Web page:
“A Space for Learning” is a design ideas competition initiated by the Irish Architecture Foundation to challenge current thinking on school design and architecture.

The starting point for this project was a discussion of basic Architectural concepts. The students had the opportunity to identify a number of different concepts from architectural books and magazines.

Final Submission - Panel 1

Environmentally sustainable design

Sustainability was an integral part of the design process. A number of passive solar design concepts were approached and the proposal aims to get the most from direct, indirect and isolated solar gains, as well as natural lighting and natural ventilation.

Natural lighting is reflected into the classrooms by the use of light shelves, thus reducing the need for electricity.

The green roof provides increased insulation and works as a thermal mass.

The greenhouses, below the South facing classrooms, capture solar radiation that is converted into heat. This heat is directed into the classrooms through vents that can be closed during Summer time.

Rain water is captured, stored and re-used for toilet flushing and watering within the gardens and greenhouses.

A recycling point comprising of four Moloks ® will support the sustainability strategy while maintaining an attractive and hygienic environment.

Final Submission - Panel 2


The proposal aims to contribute to a reduced carbon footprint. To achieve this goal, different systems are proposed:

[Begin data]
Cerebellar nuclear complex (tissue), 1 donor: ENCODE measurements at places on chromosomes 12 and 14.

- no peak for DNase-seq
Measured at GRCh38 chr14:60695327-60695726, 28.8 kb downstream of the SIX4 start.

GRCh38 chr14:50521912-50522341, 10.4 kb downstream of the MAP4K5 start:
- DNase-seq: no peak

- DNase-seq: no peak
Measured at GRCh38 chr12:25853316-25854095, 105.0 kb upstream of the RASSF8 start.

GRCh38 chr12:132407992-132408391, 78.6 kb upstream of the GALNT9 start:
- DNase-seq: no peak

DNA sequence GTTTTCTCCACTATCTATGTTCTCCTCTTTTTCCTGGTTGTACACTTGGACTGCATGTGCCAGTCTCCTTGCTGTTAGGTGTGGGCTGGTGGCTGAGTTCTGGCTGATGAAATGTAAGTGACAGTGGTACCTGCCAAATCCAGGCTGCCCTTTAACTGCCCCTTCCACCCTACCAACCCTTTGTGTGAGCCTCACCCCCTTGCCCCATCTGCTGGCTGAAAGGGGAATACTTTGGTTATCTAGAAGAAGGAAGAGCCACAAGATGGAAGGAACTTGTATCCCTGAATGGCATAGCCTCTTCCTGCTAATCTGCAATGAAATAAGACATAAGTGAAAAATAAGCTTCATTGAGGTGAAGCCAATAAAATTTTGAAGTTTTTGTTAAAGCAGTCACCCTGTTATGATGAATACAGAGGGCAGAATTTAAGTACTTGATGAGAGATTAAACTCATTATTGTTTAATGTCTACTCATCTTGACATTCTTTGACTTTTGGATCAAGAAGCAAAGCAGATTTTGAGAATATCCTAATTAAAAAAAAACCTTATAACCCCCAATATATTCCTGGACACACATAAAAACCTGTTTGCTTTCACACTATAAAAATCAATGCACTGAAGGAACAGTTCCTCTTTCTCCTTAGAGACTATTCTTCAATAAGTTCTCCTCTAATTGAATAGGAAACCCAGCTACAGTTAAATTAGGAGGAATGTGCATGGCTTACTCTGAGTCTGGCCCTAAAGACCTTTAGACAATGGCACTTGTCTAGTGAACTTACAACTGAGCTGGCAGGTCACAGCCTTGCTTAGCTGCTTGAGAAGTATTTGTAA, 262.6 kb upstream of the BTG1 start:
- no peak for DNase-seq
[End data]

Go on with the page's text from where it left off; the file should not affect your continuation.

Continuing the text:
-two vertical wind turbines producing approx. 20,000kwh/year;

 -twenty-three photovoltaic solar panels to convert sunlight into electricity

 -a geothermal vertical system to power the underfloor heating.

An automated system provides a single point of control for lighting, heating, and cooling, for maximum efficiency. Each classroom operates independently, according to its designated schedule, so energy is not wasted in rooms that are not in use.


Between 5 and 10 selected groups will develop their design idea into an exhibition. Proposed ideas for the exhibition format had to be included in the submission.

Our final exhibition piece will allow visitors to experience the new building via a virtual world platform.

Visitors will be able to access the virtual model of our proposed building using a computer. They will be able to create their own avatar and tour around the proposed building. The software allows the same virtual world to be accessed by multiple visitors if more than one computer is available at the exhibition. It is also possible to continue this experience from the comfort of the visitor’s home, via the Internet.